As the winter season creeps closer, it’s time to begin the daunting task of planning next year’s training schedule. A grand plan can help you stay on track, putting each week’s workouts in the context of your overall season goals and objectives. But for mountain bikers who live in colder climates, training specifically for mountain biking in the winter can be a challenge. Trails are covered in snow, or too muddy to ride. A lack of daylight hours prevents longer workouts before or after work. Often times, a traditional base training plan can quickly go off course, simply because there aren’t the right conditions available to ride long, slow, steady hours in the winter.
Intensity-First training, sometimes called “reverse periodization,” has been around for a long time. Rather than starting the training plan with longer rides, the method states that you should start with short, intense, and high-quality workouts that will lead to specific results. These workouts can often be done on the trainer, or on a quiet stretch of dirt road or pavement away from ice, snow, and traffic.
Athletes tend to worry that minimizing longer rides during the winter will sacrifice gains that cannot be made up for later in the year. But if the athlete is working towards a late summer goal such as the Leadville 100, the need for base miles in January or February is probably less than they may perceive. Building that volume into the plan when the weather improves will make their plan easier to follow, and thus more likely to succeed.
Specificity vs. Volume
While endurance MTB races often take over four hours to complete, they have little in common with long, steady base miles on the road. Our races are normally hilly, discontinuous efforts on steep grades. Rather a set number of hours in zone 2, the races tend to be chunks of near-threshold efforts followed by rest periods. Sometimes, a race effort is so discontinuous that it looks more like a series of bursts than it does an endurance ride. Use this as reassurance that getting away from your base miles is not sacrificing specificity.
Plan Workouts to Match Your Races
Taking individual components of your races and breaking them down into workouts can be a productive way to plan your early season sessions. Most mountain bike races have sections of above-threshold riding (often at the start), low cadence efforts (on the climbs), and punchy efforts (traversing on singletrack). Use these efforts to design sessions that are achievable either on the trainer, or can be completed during a shorter ride outside. Completing two to three appropriate and well-planned workouts each week will be attainable even for athletes with the minimum amount of time to train.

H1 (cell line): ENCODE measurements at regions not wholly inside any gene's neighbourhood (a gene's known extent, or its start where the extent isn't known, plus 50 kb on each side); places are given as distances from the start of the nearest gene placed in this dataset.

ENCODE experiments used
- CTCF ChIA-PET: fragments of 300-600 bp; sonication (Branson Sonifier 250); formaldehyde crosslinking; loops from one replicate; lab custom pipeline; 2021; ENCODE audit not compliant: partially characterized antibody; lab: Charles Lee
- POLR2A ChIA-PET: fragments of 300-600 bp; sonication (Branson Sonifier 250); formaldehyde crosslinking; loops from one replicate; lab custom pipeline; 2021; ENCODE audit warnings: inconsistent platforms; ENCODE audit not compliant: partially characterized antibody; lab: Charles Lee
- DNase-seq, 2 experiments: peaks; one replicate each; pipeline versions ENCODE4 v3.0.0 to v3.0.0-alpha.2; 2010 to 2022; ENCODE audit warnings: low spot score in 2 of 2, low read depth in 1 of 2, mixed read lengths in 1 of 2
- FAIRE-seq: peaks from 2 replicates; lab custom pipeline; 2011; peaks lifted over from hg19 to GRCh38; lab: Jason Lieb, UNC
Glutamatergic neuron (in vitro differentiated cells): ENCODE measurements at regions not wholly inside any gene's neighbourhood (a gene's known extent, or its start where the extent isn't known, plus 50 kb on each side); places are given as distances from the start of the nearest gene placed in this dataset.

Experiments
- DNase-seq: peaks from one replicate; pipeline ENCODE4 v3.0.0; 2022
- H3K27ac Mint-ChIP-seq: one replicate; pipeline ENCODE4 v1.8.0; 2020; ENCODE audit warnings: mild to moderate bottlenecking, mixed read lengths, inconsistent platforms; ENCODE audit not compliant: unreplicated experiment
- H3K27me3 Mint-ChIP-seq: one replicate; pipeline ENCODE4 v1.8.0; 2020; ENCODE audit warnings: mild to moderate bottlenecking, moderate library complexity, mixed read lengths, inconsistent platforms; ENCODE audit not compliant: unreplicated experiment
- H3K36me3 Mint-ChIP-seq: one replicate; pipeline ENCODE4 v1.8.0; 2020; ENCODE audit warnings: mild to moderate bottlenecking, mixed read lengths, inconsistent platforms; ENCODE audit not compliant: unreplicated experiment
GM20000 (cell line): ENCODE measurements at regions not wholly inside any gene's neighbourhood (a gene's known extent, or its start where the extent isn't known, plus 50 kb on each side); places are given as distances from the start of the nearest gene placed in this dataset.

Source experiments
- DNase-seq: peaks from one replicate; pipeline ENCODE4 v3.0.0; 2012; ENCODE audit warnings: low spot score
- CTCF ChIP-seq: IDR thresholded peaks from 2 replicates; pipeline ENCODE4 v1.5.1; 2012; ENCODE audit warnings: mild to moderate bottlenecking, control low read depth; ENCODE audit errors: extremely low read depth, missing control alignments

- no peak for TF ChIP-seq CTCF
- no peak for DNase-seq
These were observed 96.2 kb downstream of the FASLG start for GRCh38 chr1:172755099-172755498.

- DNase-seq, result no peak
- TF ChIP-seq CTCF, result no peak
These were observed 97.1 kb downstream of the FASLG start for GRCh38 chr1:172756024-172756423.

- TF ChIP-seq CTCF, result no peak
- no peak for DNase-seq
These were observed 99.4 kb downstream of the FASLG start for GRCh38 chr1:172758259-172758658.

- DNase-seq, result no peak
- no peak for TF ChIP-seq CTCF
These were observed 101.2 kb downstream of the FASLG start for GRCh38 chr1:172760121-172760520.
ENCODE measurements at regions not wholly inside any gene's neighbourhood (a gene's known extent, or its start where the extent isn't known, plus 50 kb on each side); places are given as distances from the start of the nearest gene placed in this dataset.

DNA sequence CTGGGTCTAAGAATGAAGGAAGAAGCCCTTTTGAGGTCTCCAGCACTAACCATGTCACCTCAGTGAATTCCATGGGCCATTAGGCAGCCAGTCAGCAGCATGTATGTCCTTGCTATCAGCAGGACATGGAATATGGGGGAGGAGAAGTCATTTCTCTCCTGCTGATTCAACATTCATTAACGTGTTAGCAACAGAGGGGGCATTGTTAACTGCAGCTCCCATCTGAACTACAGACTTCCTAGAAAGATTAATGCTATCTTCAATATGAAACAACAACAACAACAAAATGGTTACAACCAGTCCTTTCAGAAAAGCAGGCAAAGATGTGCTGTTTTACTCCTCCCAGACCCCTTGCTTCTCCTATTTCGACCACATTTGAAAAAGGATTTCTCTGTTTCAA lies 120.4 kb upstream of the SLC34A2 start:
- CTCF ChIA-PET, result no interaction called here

Watch your weight
A big concern for those who eschew base miles in the winter is of excessive weight gain that will be harder to budge come the summer. This shouldn’t be a concern if you’re eating the right diet; use this part of the season to focus on how to improve your eating. Certainly better than riding mindless miles on the road. Controlling your portion size is the simplest way to get started, and provides the easiest method to alter your calorie intake based on the day’s energy expenditure on the bike.
How to measure early season training
Without the huge amount of volume that comes with a big base build, your Performance Management Chart might look a little lackluster compared to previous years. It is convenient to chase CTL as a benchmark of early season training, but it’s not always the best indicator to measure progress on the bike. Use your previous season’s racing to pinpoint particular weaknesses on the bike, and then design workouts to fix those problems. For example, if your one-minute power is lacking, then set that as an early season goal, and track your progress by looking at peak powers instead.
When to Start Logging Base Miles
As the weather improves and the daylight increases, it will be easy to find more time for riding. A traditional periodization plan suggests that this is the time to reduce volume and increase intensity, but having those sessions already done, you can focus on enjoying the Spring season instead. You’ll need enough time before your first major race to build your endurance, drop any excess weight you didn’t shift in the winter, and get comfortable back on the trails. Now isn’t the time to stop the intensity sessions though; if your races demand threshold or above efforts, these workouts need to stay on your calendar all the way through the summer.